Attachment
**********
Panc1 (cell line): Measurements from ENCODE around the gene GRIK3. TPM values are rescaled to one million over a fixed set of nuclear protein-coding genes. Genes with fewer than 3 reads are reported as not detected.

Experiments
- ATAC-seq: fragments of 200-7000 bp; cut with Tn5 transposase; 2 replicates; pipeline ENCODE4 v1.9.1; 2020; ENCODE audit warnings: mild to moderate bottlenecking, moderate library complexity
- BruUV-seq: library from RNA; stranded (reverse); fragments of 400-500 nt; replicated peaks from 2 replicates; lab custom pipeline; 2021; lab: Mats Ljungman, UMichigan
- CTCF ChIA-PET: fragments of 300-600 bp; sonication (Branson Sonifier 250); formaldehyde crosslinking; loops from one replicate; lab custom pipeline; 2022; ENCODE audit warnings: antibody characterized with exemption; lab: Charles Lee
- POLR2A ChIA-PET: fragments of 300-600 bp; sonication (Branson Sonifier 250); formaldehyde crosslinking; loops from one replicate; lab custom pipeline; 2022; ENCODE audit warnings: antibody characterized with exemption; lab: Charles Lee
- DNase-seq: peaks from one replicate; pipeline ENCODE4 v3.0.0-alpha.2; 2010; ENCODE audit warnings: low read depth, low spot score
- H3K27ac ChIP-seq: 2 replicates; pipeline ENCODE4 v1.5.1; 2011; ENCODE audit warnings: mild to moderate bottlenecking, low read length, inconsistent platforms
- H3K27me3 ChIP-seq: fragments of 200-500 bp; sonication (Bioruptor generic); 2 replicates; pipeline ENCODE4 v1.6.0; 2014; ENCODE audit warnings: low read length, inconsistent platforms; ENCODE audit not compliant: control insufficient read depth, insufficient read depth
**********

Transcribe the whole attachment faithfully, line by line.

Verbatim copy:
Panc1 (cell line): Measurements from ENCODE around the gene GRIK3. TPM values are rescaled to one million over a fixed set of nuclear protein-coding genes. Genes with fewer than 3 reads are reported as not detected.

Experiments
- ATAC-seq: fragments of 200-7000 bp; cut with Tn5 transposase; 2 replicates; pipeline ENCODE4 v1.9.1; 2020; ENCODE audit warnings: mild to moderate bottlenecking, moderate library complexity
- BruUV-seq: library from RNA; stranded (reverse); fragments of 400-500 nt; replicated peaks from 2 replicates; lab custom pipeline; 2021; lab: Mats Ljungman, UMichigan
- CTCF ChIA-PET: fragments of 300-600 bp; sonication (Branson Sonifier 250); formaldehyde crosslinking; loops from one replicate; lab custom pipeline; 2022; ENCODE audit warnings: antibody characterized with exemption; lab: Charles Lee
- POLR2A ChIA-PET: fragments of 300-600 bp; sonication (Branson Sonifier 250); formaldehyde crosslinking; loops from one replicate; lab custom pipeline; 2022; ENCODE audit warnings: antibody characterized with exemption; lab: Charles Lee
- DNase-seq: peaks from one replicate; pipeline ENCODE4 v3.0.0-alpha.2; 2010; ENCODE audit warnings: low read depth, low spot score
- H3K27ac ChIP-seq: 2 replicates; pipeline ENCODE4 v1.5.1; 2011; ENCODE audit warnings: mild to moderate bottlenecking, low read length, inconsistent platforms
- H3K27me3 ChIP-seq: fragments of 200-500 bp; sonication (Bioruptor generic); 2 replicates; pipeline ENCODE4 v1.6.0; 2014; ENCODE audit warnings: low read length, inconsistent platforms; ENCODE audit not compliant: control insufficient read depth, insufficient read depth